Three salsas and chips at El Norteno

As consistently excellent as it has been, El Norteño became one of those restaurants even its most loyal patrons may have begun to take for granted.  We all knew it was in a class by itself with incomparable cuisine; warm, friendly service and a homey ambiance in which all guests felt welcome.  We thought it would always be there, but in July, 2008, an early morning conflagration caused extensive damage to this treasure which at the time of the fire was situated at 6416 Zuni, S.E..  With its closure, a little piece of all of us was tragically, seemingly irreplacaebly gone.

In December, 2008, El Norteño reopened at 1431 Wyoming, N.E., (just north of Constitution) the former site of Cafe Miche, one of the city’s very best French restaurants. Cafe Miche’s elegant French appointments were replaced by more colorful, thematically Mexican trappings including the art of Diego Rivera and other Mexican artists. Just as in its former home, El Norteño treats all diners like welcome guests.  Just as in its former home, Monica performed culinary magic as only she can.

Queso Fundido with Chorizo

Queso Fundido with Chorizo

As elegant as its new digs were, frequent guests will tell you they just didn’t seem as welcoming and warm as the original, more humble and more homey Zuni location generations had come to love.  Even  Monica will tell you she felt much more comfortable in her original restaurant home than in the more spacious, more ostentatious strip mall setting her restaurant occupied.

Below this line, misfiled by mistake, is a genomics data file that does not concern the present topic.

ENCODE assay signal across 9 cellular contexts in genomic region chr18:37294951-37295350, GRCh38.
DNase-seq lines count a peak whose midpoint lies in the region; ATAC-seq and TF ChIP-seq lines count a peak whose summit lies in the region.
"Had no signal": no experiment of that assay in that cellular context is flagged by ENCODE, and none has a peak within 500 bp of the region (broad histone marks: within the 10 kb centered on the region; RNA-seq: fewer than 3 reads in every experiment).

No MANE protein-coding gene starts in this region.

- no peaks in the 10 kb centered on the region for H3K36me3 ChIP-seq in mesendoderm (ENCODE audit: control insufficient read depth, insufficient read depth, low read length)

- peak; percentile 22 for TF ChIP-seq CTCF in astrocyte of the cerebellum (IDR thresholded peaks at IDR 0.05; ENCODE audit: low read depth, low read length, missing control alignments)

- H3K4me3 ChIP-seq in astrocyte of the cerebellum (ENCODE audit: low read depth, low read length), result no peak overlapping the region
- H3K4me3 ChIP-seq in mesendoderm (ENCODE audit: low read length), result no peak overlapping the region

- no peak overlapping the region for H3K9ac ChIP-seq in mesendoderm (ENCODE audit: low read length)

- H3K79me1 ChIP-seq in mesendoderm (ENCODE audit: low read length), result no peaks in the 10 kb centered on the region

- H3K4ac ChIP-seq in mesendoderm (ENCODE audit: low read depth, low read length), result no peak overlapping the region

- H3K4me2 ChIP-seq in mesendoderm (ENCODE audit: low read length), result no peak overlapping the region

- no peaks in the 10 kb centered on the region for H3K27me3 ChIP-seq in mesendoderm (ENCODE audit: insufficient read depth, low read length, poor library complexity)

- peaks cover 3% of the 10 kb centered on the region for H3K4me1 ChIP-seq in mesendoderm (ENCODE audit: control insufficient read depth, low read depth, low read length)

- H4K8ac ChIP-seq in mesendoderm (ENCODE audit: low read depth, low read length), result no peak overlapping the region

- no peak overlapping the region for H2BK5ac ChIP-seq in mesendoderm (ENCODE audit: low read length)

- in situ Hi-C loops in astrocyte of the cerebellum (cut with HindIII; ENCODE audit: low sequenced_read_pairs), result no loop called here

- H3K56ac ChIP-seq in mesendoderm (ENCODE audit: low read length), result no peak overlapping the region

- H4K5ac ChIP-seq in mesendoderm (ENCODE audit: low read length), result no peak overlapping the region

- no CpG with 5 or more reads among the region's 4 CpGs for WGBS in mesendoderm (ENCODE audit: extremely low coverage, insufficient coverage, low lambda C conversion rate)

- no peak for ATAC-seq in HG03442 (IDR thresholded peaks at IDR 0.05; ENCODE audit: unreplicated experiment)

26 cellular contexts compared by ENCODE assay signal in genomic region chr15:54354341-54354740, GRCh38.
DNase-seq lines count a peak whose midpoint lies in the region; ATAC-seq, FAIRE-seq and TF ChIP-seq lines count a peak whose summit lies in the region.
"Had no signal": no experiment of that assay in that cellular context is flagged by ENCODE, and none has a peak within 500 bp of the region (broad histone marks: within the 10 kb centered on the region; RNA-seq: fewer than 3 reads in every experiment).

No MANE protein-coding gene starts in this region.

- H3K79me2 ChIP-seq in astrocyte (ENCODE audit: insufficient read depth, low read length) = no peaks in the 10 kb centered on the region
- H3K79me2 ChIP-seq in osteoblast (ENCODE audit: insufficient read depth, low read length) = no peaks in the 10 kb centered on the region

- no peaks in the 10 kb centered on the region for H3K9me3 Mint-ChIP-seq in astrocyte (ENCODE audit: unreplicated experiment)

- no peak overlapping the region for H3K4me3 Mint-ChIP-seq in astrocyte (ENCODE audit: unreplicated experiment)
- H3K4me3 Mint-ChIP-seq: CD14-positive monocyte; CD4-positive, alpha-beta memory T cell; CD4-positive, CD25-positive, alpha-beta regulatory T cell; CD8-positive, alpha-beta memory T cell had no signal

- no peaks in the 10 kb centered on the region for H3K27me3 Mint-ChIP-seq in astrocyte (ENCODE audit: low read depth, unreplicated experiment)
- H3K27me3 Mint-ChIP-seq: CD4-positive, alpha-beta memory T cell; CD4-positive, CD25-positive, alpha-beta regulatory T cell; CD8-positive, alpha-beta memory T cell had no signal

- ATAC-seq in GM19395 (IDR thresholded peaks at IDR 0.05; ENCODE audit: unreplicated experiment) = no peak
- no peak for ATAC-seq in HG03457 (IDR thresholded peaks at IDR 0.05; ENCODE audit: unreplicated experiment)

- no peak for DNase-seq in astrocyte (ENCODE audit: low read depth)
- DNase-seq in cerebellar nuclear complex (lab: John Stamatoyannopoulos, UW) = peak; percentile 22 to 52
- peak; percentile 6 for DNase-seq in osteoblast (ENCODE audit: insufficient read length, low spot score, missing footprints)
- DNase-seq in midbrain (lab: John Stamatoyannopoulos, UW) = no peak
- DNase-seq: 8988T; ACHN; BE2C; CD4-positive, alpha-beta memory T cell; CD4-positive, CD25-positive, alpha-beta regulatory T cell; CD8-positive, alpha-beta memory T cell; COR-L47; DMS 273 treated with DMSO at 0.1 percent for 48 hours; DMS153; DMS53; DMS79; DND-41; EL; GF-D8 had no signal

In November, 2012 Monica launched a second instantiation of El Norteño on Wyoming and Montgomery just a few miles north of its Wyoming and Constitution location which closed when its lease elapsed.  The restaurant is situated in the corner space once occupied by Yen Ching, a popular Chinese eatery coincidentally also consumed by fire.   Monica’s new restaurant includes an expansive banqueting room (which hosted Friends of Gil III) and a panaderia in which such popular Mexican and New Mexican pastries as biscochitos, empanadas, conchas and even sopaipillas will be available for dessert or take-home.

Tostadas de Ceviche

Tostadas de Ceviche

While El Norteño holds a firm grasp on the hearts and appetites of Duke City diners, it’s not just locals who traverse to this family-owned and operated gem.  As an unabashed ambassador for New Mexico’s restaurants, I’m often surprised that Land of Enchantment residents don’t always grasp just how highly regarded our restaurants are across the country.  Restaurants such as El Norteño paved the way for the pantheon of restaurant gems which have recently earned acclaim from the Food Network.

In the year 2000, Michael and Jane Stern conceived Roadfood.com as a Web site devoted to finding the most memorable local eateries along the highways and back roads of America. One of their favorites for years has been El Norteño which they visit during their frequent sojourns to the Land of Enchantment.  In rating El Norteño’s horchata among the very best in the country for their terrific tome, 500 Things To Eat Before It’s Too Late, the Sterns called El Norteño “Albuquerque’s home of meals that are true Mex, not Tex-Mex or New Mex.”